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A winter's day on the Soo Locks

Ice cakes the bow and hangs off the anchor chains of the Great Lakes steamer Queen City. Soo Locks, the passageway between Lake Superior and the lower Great Lakes, was barely 50 years old when this shot was taken in 1904 - and one of the world's busiest stretches of water. The locks at Sault Ste. Marie, Mich., allowed the deep-draft ships of a growing nation to skirt the rapids of the St. Marys River and bring the harvest of the North American Midwest around the globe.

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Rapids, indeed. The St. Marys plummeted 21 feet between Lake Superior and Lake Huron, making passage between the two impossible. A small-boat bypass less than 40 feet long was built in 1797 and sufficed for a time. By the mid-19th century, the booming region demanded vessels far larger. The need for a full-scale lock system became obvious.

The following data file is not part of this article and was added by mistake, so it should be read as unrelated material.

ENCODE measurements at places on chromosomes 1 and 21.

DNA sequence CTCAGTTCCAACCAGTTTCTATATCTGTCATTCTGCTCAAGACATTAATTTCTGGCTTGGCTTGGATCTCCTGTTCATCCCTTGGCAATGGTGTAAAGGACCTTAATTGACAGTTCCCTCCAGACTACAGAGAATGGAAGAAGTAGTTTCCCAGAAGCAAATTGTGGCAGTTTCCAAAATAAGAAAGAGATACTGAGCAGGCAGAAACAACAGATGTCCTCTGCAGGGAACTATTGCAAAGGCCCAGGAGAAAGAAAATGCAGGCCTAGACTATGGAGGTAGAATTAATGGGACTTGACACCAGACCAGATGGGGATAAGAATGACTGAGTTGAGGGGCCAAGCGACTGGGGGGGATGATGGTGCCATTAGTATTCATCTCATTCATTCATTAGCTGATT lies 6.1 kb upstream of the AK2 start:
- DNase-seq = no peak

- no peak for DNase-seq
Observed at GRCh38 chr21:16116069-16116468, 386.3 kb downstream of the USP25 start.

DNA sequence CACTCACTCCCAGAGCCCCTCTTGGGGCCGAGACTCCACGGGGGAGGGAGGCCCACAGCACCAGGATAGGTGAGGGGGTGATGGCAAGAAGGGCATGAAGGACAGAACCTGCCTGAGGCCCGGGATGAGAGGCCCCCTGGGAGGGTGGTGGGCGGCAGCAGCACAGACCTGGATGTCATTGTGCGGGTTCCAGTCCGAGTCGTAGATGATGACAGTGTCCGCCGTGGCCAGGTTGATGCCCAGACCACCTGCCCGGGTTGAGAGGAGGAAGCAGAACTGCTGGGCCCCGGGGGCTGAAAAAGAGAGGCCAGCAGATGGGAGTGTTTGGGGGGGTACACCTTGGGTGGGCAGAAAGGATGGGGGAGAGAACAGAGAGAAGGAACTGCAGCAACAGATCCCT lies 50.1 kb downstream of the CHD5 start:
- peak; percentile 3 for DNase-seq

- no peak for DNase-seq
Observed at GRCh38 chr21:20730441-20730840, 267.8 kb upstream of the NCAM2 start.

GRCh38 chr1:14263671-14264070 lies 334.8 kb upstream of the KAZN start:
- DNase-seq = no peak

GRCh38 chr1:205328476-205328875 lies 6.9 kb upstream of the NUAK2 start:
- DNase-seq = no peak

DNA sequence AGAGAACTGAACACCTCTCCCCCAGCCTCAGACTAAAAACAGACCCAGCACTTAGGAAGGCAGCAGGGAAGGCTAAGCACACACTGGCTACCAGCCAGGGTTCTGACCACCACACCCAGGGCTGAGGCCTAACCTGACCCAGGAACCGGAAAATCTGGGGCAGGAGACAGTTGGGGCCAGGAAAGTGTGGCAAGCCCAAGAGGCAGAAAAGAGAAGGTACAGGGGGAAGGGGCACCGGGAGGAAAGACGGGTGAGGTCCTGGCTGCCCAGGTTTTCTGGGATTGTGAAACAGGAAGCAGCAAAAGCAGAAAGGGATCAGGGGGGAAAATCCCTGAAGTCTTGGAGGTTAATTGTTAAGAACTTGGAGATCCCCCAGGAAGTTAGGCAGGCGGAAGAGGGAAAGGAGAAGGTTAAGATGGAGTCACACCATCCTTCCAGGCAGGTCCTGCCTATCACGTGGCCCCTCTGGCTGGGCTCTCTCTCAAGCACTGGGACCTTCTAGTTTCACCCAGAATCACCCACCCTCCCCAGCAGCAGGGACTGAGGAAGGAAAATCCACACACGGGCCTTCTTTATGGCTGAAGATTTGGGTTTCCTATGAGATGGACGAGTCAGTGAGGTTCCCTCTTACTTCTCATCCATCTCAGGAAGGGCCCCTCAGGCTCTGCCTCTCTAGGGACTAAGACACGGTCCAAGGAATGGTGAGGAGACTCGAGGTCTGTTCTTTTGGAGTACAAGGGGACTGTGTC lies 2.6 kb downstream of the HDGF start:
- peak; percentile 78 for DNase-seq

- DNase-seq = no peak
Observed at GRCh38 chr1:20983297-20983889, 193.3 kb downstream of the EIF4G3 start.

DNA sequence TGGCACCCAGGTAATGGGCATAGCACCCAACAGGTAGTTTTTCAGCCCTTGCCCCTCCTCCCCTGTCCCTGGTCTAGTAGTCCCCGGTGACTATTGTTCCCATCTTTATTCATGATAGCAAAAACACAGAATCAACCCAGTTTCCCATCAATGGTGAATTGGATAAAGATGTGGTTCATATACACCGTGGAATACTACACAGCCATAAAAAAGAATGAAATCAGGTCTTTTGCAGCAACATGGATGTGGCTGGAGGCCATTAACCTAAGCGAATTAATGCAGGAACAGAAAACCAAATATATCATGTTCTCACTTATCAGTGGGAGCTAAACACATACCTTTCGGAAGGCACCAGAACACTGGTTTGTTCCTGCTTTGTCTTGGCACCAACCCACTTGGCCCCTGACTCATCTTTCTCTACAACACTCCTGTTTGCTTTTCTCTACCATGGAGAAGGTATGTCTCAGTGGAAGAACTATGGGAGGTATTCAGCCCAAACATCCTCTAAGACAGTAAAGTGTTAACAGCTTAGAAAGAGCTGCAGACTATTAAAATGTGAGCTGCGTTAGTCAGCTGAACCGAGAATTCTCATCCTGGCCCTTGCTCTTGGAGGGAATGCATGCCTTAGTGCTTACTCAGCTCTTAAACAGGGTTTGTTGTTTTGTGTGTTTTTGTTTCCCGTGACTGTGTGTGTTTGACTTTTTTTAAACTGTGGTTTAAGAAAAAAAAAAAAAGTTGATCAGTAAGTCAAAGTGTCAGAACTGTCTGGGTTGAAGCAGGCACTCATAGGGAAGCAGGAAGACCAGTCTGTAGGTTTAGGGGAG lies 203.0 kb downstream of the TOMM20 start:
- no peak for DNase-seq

In 1855, two side-by-side locks were opened, each 350 feet long, and the steamer Illinois was the first vessel through. Thousands more would follow, and the legends of Great Lakes men and ships were born. For while the locks brought prosperity, Lake Superior - capable of shrieking winds and great rolling waves, fog, ice and snow - brought tragedy.

Shipwrecks abounded. The Samuel Mather went down in bad weather in 1891; all hands survived. In 1907, the steamer Cyprus rolled in a winter storm - 22 died. Two years later, the John B. Cowle went down in a foggy collision, with 14 lost. Leaving the lake behind, a skipper thanked his lucky stars he had reached the Soo Locks safely; coming in from the east, he steeled himself for the impending passage.

Today, the "Shipwreck Coast" west of the locks harbors some 200 historic wrecks. Perhaps the most famous is the Edmund Fitzgerald, which sank off Whitefish Point Light with all hands in 1975. Twenty years later, the freighter's bronze bell was recovered and is now on display at the Great Lakes Shipwreck Museum in Whitefish Point, Mich.

This article originally appeared in the December 2010 issue.